Differently-Abled, Differently Empowered

UNICEF supports Aziz Abaza inclusive school for a better educational experience with the differently-abled children

Dalia Younis
UNICEF supports Aziz Abaza inclusive school  for a better educational experience with the differently-abled children
UNICEF/Egypt 2019/Dalia Younis
03 December 2019

Around 5% of children aged 5-17 suffer from different types of disability in their day-to-day life (from slight to absolute degree of difficulty)[1]. Research on the inclusion of differently-abled children in public schools indicate that included students develop stronger skills in reading and mathematics, have higher attendance rates, less behavioral problems, and are more likely to complete secondary school than students who have not been included.

As adults, included children are more like­ly to be enrolled in post-secondary education and to be employed[2].

In 2008, the Ministry of Education and Technical Education (MoETE) issued a decree for integration of children with mild disabilities in the mainstream schools. In 2009, UNICEF and the MoETE have jointly developed a model for inclusive education that addresses the individual needs of the differently-abled as an in­itiative to improve access to quality inclusive education for children with mild disabilities in the public primary schools. One of the schools at which this model was applied is Aziz Abaza Primary School in Alexandria.

The children featured in this photo essay are among 5000 differently-abled children who are enrolled in 290 inclusive schools in seven governorates across the country. They all benefit from the interventions of the UNICEF-supported and European Union-funded project “Expanding Access to Education and Protection of at-Risk Children in Egypt”.


[1] CAPMAS and UNICEF. “Children in Egypt Aged 0-17 years, Census 2017”, 2017.
[2]  Hehir et al, “A summary of Research Evidence on Inclusive Education”, alana, abt associates, August 2016.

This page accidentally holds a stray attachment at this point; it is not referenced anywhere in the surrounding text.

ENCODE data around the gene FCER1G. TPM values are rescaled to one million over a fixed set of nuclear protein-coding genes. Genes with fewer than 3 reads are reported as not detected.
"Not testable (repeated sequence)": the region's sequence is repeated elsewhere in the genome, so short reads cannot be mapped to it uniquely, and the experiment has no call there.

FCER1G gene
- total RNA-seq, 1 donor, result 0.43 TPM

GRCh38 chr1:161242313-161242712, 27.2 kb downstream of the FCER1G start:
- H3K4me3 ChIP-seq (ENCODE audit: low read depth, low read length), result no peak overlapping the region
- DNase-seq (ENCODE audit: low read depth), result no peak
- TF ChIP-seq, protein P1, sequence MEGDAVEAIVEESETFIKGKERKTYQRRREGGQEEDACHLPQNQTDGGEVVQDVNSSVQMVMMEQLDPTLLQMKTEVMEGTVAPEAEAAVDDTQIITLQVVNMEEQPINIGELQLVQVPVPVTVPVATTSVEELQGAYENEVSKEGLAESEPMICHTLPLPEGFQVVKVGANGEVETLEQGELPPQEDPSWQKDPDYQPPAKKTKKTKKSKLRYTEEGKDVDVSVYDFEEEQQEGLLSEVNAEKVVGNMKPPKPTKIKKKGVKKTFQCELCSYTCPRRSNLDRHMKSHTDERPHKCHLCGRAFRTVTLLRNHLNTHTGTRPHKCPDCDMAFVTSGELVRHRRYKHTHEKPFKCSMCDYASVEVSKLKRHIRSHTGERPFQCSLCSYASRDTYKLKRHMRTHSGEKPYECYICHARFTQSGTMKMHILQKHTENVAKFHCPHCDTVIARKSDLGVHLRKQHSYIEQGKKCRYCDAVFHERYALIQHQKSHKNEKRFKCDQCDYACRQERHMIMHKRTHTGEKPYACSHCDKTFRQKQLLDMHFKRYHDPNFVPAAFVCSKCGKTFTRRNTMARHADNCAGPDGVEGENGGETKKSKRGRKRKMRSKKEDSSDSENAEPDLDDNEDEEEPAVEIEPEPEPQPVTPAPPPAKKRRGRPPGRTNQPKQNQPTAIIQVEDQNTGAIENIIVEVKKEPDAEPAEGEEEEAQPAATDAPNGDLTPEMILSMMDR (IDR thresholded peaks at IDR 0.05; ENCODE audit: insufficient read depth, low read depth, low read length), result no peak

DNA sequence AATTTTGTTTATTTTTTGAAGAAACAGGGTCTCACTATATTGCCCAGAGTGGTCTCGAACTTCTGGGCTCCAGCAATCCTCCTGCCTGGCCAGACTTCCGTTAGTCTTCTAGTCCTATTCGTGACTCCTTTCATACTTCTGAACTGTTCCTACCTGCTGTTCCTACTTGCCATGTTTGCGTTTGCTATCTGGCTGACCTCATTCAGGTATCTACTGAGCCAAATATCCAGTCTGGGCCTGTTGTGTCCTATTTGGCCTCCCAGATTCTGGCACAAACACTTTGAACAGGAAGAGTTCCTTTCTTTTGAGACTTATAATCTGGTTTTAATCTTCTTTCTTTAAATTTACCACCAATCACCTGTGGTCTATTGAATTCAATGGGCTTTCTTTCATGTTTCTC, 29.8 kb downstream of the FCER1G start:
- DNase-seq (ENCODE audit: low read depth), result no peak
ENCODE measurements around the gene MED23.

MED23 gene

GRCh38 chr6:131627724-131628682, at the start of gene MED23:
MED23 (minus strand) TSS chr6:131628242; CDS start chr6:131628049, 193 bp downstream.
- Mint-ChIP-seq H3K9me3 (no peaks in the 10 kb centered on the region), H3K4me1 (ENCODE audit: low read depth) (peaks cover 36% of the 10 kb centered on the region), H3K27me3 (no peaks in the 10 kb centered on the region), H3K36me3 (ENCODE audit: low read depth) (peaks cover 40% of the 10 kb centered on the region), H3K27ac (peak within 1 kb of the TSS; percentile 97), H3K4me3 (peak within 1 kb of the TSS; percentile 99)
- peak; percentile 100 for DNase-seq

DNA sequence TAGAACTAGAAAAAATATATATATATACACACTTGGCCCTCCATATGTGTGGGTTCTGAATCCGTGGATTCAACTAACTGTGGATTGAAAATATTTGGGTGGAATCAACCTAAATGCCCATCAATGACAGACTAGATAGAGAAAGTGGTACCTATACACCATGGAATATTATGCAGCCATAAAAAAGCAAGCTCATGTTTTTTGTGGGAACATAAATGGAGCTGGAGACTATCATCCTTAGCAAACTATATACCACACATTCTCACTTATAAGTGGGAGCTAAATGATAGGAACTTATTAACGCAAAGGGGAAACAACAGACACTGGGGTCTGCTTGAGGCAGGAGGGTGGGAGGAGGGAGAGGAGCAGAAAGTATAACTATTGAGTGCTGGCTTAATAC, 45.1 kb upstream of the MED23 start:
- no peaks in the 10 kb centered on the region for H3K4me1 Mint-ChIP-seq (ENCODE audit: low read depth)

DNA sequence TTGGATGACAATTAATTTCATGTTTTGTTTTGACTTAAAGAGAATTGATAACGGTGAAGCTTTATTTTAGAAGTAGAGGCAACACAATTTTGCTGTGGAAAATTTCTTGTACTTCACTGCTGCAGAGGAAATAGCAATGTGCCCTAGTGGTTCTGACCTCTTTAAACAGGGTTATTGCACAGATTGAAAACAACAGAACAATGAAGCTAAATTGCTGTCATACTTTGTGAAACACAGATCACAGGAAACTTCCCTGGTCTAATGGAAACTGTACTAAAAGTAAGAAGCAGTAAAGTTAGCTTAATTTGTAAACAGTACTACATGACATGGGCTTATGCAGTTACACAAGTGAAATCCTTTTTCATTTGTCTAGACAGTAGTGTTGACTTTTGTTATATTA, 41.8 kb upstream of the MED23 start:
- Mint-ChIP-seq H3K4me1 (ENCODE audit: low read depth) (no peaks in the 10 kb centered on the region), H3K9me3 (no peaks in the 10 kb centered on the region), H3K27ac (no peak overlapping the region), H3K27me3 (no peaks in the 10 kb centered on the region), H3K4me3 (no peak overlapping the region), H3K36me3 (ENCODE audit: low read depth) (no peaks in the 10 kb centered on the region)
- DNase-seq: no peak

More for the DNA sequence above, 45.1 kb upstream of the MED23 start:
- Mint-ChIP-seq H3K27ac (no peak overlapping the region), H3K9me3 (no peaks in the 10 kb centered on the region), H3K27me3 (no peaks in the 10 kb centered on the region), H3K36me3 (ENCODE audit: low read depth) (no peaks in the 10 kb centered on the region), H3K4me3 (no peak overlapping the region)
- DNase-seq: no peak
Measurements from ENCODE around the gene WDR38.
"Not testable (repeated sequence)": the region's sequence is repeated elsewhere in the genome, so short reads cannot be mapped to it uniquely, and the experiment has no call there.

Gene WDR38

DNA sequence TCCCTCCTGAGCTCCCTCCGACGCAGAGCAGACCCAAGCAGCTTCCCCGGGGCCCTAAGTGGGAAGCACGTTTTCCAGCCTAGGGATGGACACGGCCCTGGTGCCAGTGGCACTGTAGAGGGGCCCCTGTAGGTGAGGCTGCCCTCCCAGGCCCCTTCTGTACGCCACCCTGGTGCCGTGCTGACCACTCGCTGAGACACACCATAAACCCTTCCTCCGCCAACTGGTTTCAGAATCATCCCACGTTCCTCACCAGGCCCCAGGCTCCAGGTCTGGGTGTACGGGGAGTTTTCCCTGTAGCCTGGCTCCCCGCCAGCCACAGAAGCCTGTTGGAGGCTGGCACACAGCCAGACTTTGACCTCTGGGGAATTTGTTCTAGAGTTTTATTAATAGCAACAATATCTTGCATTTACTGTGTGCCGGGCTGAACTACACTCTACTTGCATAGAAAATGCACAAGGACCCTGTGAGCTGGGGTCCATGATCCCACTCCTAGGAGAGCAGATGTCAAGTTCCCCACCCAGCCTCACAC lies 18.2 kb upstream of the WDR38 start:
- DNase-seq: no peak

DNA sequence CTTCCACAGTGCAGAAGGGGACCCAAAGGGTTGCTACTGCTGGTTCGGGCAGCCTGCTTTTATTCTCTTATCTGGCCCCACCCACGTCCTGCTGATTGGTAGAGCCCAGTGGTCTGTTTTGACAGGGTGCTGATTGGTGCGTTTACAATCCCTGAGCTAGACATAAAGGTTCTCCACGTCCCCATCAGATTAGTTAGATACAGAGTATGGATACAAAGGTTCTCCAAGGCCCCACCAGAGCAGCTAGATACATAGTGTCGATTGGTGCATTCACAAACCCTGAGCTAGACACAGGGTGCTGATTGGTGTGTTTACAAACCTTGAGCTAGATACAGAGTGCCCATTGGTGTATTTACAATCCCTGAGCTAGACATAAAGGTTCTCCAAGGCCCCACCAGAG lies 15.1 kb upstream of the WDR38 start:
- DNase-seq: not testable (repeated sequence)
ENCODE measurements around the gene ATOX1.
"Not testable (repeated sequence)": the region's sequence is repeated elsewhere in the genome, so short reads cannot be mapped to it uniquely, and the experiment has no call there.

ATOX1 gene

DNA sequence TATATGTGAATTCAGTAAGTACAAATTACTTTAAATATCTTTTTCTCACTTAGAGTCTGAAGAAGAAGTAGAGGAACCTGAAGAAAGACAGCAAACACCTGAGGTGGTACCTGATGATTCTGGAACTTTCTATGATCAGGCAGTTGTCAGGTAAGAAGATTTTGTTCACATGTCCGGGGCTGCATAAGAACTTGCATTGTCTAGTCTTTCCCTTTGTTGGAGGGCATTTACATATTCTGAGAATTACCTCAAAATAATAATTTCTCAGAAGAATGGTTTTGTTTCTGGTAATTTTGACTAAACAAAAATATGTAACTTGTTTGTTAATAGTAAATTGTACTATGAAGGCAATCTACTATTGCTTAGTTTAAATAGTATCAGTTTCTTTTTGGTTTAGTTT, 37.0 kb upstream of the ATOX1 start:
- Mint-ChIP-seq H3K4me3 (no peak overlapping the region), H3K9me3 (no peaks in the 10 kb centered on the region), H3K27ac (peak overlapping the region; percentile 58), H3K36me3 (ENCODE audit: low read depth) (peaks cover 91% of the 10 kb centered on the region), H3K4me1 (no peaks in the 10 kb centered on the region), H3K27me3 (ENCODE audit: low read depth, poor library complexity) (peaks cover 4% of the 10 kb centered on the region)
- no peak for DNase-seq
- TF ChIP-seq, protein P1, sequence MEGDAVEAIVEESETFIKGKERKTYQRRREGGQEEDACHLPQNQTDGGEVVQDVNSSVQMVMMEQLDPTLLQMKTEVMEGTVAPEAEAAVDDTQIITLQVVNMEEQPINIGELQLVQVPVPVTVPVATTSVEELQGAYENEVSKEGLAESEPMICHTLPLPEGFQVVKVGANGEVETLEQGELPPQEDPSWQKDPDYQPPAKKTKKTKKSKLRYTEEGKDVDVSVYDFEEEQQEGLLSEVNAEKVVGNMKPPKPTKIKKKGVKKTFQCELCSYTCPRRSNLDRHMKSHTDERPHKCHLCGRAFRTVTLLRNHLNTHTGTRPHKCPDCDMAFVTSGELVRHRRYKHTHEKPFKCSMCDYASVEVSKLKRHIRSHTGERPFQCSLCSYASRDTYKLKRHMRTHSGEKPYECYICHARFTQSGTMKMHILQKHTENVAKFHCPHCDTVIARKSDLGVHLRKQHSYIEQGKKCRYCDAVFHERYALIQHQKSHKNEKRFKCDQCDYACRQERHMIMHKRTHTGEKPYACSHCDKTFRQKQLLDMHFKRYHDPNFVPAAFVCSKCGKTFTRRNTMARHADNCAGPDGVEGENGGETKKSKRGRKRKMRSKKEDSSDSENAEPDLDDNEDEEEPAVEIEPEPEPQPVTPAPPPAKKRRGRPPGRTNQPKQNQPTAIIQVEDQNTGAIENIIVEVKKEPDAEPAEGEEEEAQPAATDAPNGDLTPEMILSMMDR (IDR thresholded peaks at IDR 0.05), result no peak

UNICEF supports Aziz Abaza inclusive school  for a better educational experience with the differently-abled children
UNICEF/Egypt 2019/Rehab El Dalil
Nouran, who has Down Syndrome, is all dressed up as a pharaoh for a school activity show. In an inclusive school, there is an emphasis on the full participation of children with different disabilities in all activities along with other students. Children with mild disabilities are educated in the regular classes, then attend smaller, more inten¬sive remedial sessions to receive specific educational support services according to their individual learning needs.
UNICEF supports Aziz Abaza inclusive school  for a better educational experience with the differently-abled children
UNICEF/Egypt 2019/Rehab El Dalil
Mahmoud, who has autism, is holding the letter he was asked to find proudly at the resource room. At this child-friendly room, differently-abled children are supported through one-on-one or small group sessions tailored through their individual learning needs. By 2019, UNICEF identified and equipped 290 resource rooms across the country with adequate educational material, IT equipment, furniture and stationary.
UNICEF supports Aziz Abaza inclusive school  for a better educational experience with the differently-abled children
UNICEF/Egypt 2019/Dalia Younis
Mariam (who’s hearing impaired) is repeating after Mary, social sciences teacher on the right, as she articulates her words for her to follow in the regular classroom. 4576 teachers, social workers, psychologists, school management, and administrators received capacity building training by UNICEF and partners on inclusive education and how to accommodate the learning needs of all children according to their individual potentials.
UNICEF supports Aziz Abaza inclusive school  for a better educational experience with the differently-abled children
UNICEF/Egypt 2019/Rehab El Dalil
Nour, who has learning difficulties, was recently referred to this school by a school for children with major disabilities believing she can better fulfill her potential at in inclusive school. Across 7 governorates, 2,495 teachers were trained on the features of different types of disabilities that are eligible for inclusive education according to the Egyptian law. 1,063 psychologists, social workers, teachers, and principals were trained on early identification of disabilities. With the continuous funding of the EU, UNICEF and MoETE are planning to expand the model nationwide so that more differently-abled children could fulfill their potential with the right and timely intervention.